The underground environments, thanks to the work of future architects Richard Stange and Alan Johnson with various craftspeople and artists, are the most rewarding aspect of the whole film, fully artificial and surreal environments entirely made from junk, where a lot of red installation foam, popcorn bags and various pieces of debris make up living art installations where extras roam about whining, babbling, eating prop meat and even burst into traditional American songbook pieces. An upside down, plastic cup toothed Volkswagen on chains as a swing. A room full of dolls. A blood draining machine, corpse grinder hybrid that looks like it was made from papier-mâché. Creations that are deliberately artificial but work some perfectly in terms of being deliberately out-there whilst being made of tangible materials, Michel Gondry is he went through an evil period, the textual nature to it all, in dank waterlogged rooms or the cavernous, multi-floor areas of the underground, adding to the mystery and sense of scale to the cannibal's home in a lo-fi, high art style. Adding to this madness is the psychoacoustic noises created by Dr. Sheridan D. Speeth to induce subliminal fear into the viewer. These noises aren't subtle in the slightest, atonal drones that rear up in the soundtrack clearly, but they add to the cacophony of screams and cryptic dialogue onscreen without becoming an audiovisual mess, instead being appropriate unnerving.
Abstract Spectrum: Psychotronic/Weird
Abstract Rating (High/Medium/Low/None): Medium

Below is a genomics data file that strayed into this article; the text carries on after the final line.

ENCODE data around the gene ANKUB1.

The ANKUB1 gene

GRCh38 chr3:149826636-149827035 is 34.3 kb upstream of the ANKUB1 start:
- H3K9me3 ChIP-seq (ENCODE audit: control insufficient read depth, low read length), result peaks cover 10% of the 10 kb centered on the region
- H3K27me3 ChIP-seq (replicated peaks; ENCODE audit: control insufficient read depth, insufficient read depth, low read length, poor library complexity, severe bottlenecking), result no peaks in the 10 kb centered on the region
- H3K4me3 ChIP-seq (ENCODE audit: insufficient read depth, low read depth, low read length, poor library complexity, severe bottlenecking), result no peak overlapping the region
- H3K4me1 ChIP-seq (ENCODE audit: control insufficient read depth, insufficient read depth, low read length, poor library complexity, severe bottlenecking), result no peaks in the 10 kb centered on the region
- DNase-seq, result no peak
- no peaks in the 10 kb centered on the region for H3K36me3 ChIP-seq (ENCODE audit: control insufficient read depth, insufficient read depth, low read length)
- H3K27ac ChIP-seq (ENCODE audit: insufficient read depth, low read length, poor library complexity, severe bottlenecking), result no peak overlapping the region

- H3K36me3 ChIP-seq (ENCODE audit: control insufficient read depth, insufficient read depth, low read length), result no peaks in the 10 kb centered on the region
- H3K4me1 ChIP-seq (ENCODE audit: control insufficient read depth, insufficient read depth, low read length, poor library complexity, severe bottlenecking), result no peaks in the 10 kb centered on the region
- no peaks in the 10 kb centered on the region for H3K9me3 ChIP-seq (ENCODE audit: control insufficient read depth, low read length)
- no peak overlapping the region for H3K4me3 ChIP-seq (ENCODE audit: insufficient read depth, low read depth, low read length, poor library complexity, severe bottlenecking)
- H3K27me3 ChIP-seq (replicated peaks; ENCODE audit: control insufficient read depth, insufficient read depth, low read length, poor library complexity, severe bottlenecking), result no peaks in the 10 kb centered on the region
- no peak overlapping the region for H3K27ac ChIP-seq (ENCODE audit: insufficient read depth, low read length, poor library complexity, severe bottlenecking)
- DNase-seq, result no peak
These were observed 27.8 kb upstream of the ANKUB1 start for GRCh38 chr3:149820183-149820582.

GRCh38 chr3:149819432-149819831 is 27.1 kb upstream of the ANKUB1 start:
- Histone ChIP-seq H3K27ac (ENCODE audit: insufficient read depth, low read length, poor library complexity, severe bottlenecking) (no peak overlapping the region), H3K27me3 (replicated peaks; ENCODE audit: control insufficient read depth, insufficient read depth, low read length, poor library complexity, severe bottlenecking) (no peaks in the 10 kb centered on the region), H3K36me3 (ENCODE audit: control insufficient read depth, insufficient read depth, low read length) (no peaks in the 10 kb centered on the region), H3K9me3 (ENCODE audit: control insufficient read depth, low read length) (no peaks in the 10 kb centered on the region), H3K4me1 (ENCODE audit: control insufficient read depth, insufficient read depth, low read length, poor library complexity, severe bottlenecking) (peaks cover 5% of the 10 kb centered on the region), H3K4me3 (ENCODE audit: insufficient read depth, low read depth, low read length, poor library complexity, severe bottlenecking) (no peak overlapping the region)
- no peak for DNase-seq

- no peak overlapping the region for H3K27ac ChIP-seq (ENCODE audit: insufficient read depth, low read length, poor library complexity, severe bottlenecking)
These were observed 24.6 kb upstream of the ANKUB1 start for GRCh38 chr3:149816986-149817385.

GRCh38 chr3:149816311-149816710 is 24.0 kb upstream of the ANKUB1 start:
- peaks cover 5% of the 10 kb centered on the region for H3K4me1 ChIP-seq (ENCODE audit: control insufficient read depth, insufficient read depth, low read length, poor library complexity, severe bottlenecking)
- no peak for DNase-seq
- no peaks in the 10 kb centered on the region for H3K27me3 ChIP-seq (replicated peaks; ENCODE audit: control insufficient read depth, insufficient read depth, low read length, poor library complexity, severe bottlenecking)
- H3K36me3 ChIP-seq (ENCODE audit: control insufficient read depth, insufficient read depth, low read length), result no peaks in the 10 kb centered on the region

One of the greatest appeals to American exploitation cinema, as the sequel to Arrow Video's American Horror Project set is something I'm in dire need of even above major films getting a release from them, is a unique style to them that is as distinct and rewarding as Italian horror cinema is for me too. The mix of realism in cast and locations, even amateur casting and less than perfect set choices, combined with characters actors in prominent roles - William Preston with a distinct glass eye and greenish-grey pancake makeup as the deranged litter picking ghoul or Jerome Dempsey as Mr. Blood, Malatesta's underling who runs the theme park and realises flamboyant dialogue whilst managing to still have dignity entering a scene in a dodgem car.
The result's a verisimilitude balanced with unpredictability, where even after multiple rewatches a loopiness to the film stays that's infectious, all the while the solid foundation of interest characters and character actor performances keeps the film afloat. The naturalism goes as far as all the damage the surviving print restoration that's permanently scarred the film, eccentricity dripping off it including possibly the most spoilt, moody child in horror cinema who demands a rubber chicken from the shooting gallery stand only to throw it to the floor immediately afterwards, or someone making the ill-advised decision to ride a rollercoaster late at night by themselves by way of unexpected decapitation. The screenplay by Werner Liepolt is also appropriately off-kilter, particularly its grabbing of the kind of material usually found from a gothic movie such as Malatesta as the cape wearing debonair man who possesses many faces, including one to induce madness in others, alongside the various fragments of vampirism included in the eccentric cannibals' behaviour, wooden stakes being waved cheatingly and blood being drained from victims.
Slowly growing into a personal favourite. Openly admitting that its ramshackle at times, this is yet the kind of oddity from the US in the seventies that, with some legitimately good technical and story tale qualities, I can appreciate for its strange results but as much for what it does so well.